The ultimate melting pot—Pompeii
August 13, 2017
We’ve spent the three days in the shadow of Papa Vesuvius, along the Amalfi Coast, one of the most scenic parts of Italy. Two days were in Salerno, where the highlights were the Greco-Roman ruins discovered in the 18th century when Carlos VII, a Bourbon, was King of the Two Sicilies and interested in antiquities.
I’ve already written about Paestum, but the next day we went to a more spectacular discovery—Pompeii, literally a “melting pot.” The eruption of Mt. Vesuvius on August 24, 79 AD created one of the most well-known archaeological sites—Pompeii. Over two days, a city that once housed 26,000 people got buried, to be rediscovered almost 1600 years later. In two hours, we barely scratched the surface, but we did see the major public buildings including the forum, the center of any Roman city, the market (with a stand that measured weights), the local happy house (there were six in the city), the walls that enclosed it, and so forth. I was a little disappointed to realize that much of the artwork got taken to the museum in Naples that we are not visiting, but there was enough to help the 2.5 million tourists who visit the site get a real feel for Roman civilization. I was interested in the temples devoted to Augustus (as well as Jupiter and the other traditional gods), because he was recently declared emperor, and began the tradition of emperor king. We also saw the kind of “Home Depot” store, which housed amphoras and other items of everyday life, and had several casts of the dead, including a dog, that died in the “melting pot.”,
We had enough time when we got back for me to take Carolyn to the St. Matthews Cathedral, which is another site not to be missed. She noted it was bright inside, but that’s due in part to its origins in the 11th century, with a huge iron gate cast in Constantinople; I was also impressed with the Arab-Norman cloister, as I mentioned. In addition, one of the chapels in the church is called the “chapel of the Crusaders,” who stopped there to have their weapons blessed before embarking on the Crusades.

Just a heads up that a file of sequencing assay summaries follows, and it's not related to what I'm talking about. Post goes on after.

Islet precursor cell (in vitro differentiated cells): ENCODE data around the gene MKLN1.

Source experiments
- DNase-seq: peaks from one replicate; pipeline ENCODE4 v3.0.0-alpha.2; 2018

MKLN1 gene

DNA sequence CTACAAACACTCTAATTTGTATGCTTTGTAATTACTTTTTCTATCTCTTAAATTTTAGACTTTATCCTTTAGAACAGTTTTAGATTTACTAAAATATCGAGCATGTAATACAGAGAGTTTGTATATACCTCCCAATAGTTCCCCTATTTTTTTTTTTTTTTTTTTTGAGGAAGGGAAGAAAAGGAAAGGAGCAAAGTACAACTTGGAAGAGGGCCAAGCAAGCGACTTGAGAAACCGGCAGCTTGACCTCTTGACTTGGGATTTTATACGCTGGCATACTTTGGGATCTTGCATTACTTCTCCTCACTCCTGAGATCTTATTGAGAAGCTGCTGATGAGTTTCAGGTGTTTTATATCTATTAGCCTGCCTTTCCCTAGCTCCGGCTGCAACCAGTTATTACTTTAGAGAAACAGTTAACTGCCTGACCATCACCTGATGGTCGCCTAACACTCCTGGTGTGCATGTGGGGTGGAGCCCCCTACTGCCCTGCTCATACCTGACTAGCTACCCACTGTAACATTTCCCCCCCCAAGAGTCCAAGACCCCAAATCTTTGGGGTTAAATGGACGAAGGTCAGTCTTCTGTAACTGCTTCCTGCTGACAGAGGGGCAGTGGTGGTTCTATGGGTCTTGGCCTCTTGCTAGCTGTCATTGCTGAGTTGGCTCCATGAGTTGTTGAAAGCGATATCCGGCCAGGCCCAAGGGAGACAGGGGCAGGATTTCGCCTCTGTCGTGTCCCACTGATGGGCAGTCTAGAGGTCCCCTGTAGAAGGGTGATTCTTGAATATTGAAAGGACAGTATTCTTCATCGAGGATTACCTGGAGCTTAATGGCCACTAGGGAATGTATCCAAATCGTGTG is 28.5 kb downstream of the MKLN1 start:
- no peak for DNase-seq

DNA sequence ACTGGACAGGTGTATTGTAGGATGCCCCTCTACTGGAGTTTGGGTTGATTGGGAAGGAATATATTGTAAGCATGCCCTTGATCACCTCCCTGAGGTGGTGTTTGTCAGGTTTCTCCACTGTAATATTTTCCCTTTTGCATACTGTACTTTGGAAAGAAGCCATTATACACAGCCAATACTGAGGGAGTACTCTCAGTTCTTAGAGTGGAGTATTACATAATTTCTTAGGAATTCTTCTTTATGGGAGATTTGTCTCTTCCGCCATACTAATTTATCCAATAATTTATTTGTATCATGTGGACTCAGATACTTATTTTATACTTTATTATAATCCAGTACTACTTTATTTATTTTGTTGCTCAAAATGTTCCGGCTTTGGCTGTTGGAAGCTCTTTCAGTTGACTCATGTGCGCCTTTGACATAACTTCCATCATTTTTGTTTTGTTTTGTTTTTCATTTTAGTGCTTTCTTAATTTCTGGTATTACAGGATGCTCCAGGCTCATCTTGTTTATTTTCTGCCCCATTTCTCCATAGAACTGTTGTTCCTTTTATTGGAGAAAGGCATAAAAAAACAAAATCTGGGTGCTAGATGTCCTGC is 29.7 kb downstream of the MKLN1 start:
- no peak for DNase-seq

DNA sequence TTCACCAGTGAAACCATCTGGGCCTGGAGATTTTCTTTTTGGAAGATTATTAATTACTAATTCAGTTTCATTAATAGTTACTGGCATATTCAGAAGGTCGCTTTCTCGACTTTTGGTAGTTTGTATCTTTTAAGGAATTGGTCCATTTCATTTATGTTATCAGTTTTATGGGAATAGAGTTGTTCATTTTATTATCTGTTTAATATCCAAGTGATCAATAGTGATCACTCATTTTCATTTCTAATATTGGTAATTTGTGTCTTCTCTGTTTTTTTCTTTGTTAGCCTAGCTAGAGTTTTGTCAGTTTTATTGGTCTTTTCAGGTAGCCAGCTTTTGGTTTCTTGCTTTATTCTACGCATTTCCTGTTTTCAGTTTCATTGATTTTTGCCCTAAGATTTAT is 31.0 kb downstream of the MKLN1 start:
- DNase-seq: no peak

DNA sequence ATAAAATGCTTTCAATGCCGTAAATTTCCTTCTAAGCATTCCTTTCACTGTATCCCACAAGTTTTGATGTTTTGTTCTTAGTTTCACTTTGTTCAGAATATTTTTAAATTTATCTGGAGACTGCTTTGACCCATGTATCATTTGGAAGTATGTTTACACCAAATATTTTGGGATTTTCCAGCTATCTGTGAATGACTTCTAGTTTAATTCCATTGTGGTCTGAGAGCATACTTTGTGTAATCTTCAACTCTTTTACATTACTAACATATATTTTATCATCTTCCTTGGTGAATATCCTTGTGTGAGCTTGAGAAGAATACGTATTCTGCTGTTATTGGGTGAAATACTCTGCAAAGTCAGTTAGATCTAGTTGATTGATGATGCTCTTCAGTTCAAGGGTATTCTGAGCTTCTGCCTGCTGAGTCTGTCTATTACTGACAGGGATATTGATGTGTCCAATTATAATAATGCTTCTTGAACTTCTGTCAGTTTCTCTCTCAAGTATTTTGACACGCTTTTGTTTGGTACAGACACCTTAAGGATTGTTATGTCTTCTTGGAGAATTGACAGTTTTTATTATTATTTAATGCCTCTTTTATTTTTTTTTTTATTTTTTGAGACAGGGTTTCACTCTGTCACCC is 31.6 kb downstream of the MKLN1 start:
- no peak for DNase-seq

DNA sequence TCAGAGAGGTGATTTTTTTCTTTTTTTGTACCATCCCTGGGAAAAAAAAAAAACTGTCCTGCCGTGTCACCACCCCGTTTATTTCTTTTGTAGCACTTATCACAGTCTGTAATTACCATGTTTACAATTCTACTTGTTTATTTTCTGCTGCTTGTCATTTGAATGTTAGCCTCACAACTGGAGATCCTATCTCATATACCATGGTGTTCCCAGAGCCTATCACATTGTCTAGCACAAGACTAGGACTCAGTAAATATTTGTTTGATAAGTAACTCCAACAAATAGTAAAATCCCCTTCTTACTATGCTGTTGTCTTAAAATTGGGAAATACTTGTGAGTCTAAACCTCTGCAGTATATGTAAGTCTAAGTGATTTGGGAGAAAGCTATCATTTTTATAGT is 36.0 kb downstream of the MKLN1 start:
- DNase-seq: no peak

We’ve not been too worried about Vesuvius (though with 2 million people living in Naples, its next explosion could certainly make Pompeii seem small), but our captain has been sensitive to the winds that escaped from the Aeolian islands. Rough seas postponed our departure from Salerno, and we took a short bus ride to Vietri, the entrance to the Amalfi Coast. A small town, it’s best known for its ceramics, which cover the dome of the parish church, and call out from half the shops in town for a stop and look. I found a trivet that copies the famous Pompeii sign “Beware of Dog” (Cave Canem) that greatly delighted Carolyn. It will certainly find a place in our kitchen!